“The fascination with (Babe Ruth’s) life and career continues. He is a bombastic, sloppy hero from our bombastic, sloppy history, origins undetermined, a folk tale of American success. His moon face is as recognizable today as it was when he stared out at Tom Zachary on a certain September afternoon in 1927. If sport has become the national religion, Babe Ruth is the patron saint. He stands at the heart of the game he played, the promise of a warm summer night, a bag of peanuts and a beer. And just maybe, the longest ball hit out of the park.” – Author and journalist Leigh Montville

Ladies and gentlemen, George Herman “Babe” Ruth passed from this earth on Aug. 16, 1948 – nearly seven decades ago. He was just 53 years old.

But as Montville points out above, Babe Ruth has continued relevance in American culture to this very day, even though “The Sultan of Swat” hasn’t swung a bat in a big league game since 1935 – more than 82 years ago.

When I was a youngster, I played a couple of years of Babe Ruth League ball at Richard Shaffer Park in Hillsboro. Both seasons, I was a member of the Hillsboro Elks Club baseball team. We won the league title one of those years. Perhaps you played Babe Ruth League ball, too.

However, one could argue that the legend of Babe Ruth is greater today than it was in 1921 when Hillsboro native and famous author and journalist Hugh Fullerton did a feature magazine article on the Bambino. After all, Yankee Stadium, “The House That Ruth Built,” hadn’t been built yet.

As we discussed last time, Fullerton took the Yankees great to Columbia University – while the Bambino was still wearing his baseball uniform – to get the “secret” as to why Ruth is the “greatest home run hitter.”

Fullerton wrote that the researchers who conducted tests on the slugger “discovered that the secret of Babe Ruth’s batting, reduced to non-scientific terms, is that his eyes and ears function more rapidly than those of other players; that his brain records sensations more quickly and transmits its orders to the muscles much faster than does that of the average man. The tests proved that the coordination of eye, brain, nerve system and muscle is practically perfect and that the reason he did not acquire his great batting power before the sudden burst at the beginning of the baseball season of 1920 was because, prior to that time, pitching and studying batters disturbed his almost perfect coordination.”

From 1914 to 1919, the Babe pitched in 158 big league games but only pitched a total of five games between 1920 and 1933. He was a two-time 20-game winner (1916-17), had a career 94-46 record and a stellar 2.28 ERA.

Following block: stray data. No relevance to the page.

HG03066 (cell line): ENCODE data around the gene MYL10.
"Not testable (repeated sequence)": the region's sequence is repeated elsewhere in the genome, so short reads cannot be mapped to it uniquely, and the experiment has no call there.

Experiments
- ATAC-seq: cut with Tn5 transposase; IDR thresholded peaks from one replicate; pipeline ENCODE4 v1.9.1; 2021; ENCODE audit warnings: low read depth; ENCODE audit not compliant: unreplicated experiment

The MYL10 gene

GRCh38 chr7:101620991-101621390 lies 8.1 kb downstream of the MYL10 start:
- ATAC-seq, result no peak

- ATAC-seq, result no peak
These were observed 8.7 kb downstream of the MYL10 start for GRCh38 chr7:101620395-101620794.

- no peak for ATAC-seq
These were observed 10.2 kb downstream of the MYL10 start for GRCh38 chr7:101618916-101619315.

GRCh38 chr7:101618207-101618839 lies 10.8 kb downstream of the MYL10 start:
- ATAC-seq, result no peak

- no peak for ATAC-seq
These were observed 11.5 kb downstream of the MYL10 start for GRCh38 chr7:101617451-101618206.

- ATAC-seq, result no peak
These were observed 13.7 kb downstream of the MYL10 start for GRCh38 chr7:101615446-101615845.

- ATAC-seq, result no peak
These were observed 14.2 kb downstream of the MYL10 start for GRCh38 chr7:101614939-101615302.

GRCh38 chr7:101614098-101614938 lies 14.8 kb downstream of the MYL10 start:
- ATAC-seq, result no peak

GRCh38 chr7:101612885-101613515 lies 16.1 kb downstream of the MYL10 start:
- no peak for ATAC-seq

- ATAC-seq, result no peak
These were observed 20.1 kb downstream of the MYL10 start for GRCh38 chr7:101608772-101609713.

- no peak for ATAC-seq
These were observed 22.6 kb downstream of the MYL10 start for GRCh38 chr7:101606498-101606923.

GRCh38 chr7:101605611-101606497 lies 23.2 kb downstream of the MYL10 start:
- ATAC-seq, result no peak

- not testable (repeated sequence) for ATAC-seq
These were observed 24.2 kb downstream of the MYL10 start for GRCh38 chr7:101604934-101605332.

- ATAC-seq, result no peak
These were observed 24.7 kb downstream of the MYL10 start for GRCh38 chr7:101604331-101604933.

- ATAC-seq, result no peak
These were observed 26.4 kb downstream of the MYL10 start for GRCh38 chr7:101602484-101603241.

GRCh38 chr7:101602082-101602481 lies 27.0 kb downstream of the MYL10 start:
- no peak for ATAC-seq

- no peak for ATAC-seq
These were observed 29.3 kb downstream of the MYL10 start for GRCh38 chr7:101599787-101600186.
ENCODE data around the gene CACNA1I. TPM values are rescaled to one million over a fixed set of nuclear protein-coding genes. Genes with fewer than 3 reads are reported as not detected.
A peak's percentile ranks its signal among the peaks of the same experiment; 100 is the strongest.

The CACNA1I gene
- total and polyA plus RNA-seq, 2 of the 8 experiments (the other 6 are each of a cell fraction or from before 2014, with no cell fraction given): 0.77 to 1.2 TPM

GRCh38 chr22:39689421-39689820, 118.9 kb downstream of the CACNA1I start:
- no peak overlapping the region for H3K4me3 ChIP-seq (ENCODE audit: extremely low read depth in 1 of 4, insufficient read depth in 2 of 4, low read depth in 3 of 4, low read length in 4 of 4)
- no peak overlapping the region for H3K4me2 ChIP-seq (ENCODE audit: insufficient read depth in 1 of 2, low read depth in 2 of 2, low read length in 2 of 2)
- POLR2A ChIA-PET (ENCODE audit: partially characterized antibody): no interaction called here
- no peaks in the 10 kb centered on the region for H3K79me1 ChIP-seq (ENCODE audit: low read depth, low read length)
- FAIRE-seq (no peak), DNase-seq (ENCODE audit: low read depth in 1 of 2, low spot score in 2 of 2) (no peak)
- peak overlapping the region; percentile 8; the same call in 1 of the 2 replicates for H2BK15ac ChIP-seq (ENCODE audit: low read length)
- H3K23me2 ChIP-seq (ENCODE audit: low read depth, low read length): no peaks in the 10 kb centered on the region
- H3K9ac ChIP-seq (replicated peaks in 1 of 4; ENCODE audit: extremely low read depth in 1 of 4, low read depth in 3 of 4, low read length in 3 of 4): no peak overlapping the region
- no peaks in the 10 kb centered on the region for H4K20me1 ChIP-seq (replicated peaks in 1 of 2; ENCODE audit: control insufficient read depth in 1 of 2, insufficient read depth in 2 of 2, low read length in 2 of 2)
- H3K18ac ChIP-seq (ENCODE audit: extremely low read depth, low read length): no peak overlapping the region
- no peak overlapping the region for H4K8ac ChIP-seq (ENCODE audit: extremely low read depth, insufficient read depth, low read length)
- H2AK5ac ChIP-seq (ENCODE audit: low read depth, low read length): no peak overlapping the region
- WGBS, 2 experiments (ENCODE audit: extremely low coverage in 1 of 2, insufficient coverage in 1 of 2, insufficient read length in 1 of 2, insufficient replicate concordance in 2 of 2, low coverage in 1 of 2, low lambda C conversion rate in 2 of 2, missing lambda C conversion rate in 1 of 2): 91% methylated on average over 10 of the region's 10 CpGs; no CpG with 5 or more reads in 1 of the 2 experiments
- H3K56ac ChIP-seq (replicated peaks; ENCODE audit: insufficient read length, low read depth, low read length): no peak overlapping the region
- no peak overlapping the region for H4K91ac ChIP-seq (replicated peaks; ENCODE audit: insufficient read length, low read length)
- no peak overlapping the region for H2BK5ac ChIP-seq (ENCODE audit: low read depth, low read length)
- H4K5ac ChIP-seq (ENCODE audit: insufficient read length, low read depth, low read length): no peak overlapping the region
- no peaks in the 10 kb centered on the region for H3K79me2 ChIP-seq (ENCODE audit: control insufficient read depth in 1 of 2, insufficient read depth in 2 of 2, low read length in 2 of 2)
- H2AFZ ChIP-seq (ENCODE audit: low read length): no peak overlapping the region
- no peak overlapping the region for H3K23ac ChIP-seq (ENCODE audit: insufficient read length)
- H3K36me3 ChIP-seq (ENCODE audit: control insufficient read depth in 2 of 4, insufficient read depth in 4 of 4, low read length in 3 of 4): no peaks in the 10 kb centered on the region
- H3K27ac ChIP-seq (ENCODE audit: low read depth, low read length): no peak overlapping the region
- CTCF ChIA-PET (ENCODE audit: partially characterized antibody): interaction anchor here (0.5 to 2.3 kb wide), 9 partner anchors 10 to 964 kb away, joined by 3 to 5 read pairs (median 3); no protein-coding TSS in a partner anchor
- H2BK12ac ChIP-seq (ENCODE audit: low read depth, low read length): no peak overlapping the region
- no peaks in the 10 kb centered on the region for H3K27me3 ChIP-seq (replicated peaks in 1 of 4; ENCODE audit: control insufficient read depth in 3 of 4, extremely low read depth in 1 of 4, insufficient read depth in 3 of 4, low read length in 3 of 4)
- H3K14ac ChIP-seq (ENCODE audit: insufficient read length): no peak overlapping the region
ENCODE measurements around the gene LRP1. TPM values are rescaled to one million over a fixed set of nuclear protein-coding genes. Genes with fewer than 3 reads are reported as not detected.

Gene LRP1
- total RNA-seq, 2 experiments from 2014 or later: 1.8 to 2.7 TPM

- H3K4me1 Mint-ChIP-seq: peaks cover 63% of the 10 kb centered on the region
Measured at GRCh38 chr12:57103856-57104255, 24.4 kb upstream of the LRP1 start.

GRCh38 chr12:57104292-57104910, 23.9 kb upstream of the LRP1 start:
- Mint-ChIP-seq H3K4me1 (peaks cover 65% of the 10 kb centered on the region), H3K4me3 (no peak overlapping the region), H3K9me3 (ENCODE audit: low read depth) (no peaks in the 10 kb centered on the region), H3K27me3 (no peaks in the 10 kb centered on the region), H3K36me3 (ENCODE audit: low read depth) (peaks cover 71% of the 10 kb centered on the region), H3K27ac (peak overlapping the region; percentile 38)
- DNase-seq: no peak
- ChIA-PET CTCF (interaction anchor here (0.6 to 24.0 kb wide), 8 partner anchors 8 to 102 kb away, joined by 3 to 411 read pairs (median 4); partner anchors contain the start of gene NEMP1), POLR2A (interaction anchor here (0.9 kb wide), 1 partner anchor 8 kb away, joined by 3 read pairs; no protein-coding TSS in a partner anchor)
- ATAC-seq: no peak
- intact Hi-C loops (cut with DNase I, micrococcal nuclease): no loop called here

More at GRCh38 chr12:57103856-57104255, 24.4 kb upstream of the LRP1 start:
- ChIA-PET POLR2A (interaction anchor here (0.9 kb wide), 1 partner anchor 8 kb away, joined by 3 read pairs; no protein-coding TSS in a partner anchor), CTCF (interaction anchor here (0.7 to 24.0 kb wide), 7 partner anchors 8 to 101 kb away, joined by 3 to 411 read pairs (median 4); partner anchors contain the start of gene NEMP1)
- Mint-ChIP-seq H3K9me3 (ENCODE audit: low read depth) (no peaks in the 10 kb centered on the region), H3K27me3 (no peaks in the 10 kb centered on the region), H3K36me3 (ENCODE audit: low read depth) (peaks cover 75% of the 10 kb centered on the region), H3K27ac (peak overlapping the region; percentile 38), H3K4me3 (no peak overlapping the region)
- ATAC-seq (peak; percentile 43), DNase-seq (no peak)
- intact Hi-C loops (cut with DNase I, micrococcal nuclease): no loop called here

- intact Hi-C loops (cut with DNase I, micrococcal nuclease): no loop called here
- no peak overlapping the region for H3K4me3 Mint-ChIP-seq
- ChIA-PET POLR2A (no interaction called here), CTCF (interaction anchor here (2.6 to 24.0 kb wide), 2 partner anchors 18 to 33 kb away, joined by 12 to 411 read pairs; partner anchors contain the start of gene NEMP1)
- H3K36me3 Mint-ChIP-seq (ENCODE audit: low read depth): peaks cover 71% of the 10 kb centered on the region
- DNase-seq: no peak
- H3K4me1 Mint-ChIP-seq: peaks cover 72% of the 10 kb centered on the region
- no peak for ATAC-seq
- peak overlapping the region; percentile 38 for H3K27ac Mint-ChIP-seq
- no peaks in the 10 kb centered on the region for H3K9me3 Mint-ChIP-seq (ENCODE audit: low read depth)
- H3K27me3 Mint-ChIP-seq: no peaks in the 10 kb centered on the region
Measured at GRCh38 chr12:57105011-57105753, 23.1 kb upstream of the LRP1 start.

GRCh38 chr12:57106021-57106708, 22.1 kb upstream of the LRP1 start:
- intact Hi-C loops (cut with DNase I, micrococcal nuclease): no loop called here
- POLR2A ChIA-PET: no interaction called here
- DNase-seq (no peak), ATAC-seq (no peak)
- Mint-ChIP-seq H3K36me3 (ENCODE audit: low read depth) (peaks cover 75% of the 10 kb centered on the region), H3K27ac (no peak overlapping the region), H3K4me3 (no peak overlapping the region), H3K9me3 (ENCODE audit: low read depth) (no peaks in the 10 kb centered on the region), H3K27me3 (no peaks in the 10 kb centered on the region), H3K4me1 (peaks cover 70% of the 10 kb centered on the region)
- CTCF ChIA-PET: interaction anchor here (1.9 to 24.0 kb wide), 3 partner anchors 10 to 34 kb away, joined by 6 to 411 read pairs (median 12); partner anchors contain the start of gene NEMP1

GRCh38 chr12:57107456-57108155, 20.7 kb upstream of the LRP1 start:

Of course, it was Ruth’s prolific hitting – namely home run hitting – that turned him into a baseball immortal. He only had nine total home runs in his first four seasons in the big leagues with the Boston Red Sox but finished with 714 homers and had a career batting average of .342.

Fullerton wrote that the tests showed that Ruth was a “Superman” and could beat his own home run record (which he did more than once). Among the Columbia findings:

The tests revealed the fact that Ruth is 90-percent efficient compared with a human average of 60 percent.

That his eyes are about 12-percent faster than those of the average human being.

That his ears function at least 10-percent faster than those of the ordinary man.

That his nerves are steadier than those of 499 out of 500 persons.

That in attention and quickness of perception, he rated one and a half times above the human average.

That in intelligence, as demonstrated by the quickness and accuracy of understanding, he is approximately 10 percent above normal.

To put these numbers in perspective, Fullerton wrote, “It must not be forgotten that the night on which the tests were made was an extremely warm one, and that in the afternoon he had played a hard, exhausting game of baseball before a large crowd, in the course of which he had made one of those home-run hits which we at Columbia were so eager to understand and account for. Under such circumstances, one would think that some signs of nerve exhaustion would be revealed. The instigation lasted more than three hours, during which Ruth stood for most of the time, walked up and down stairs five times and underwent the tests in a close warm room. At the end of that time I was tired and nervous, and although Ruth showed no symptoms
of weariness, it is probable that under more favorable conditions his showing would have been even better.”

Before we talk more about Hugh Fullerton’s great Ruth experiment of 1921, let’s pause for now, and we’ll continue next week.

Steve Roush is a vice president of an international media company and a columnist and contributing writer for The Highland County Press. He can be reached by email at roush_steve@msn.com.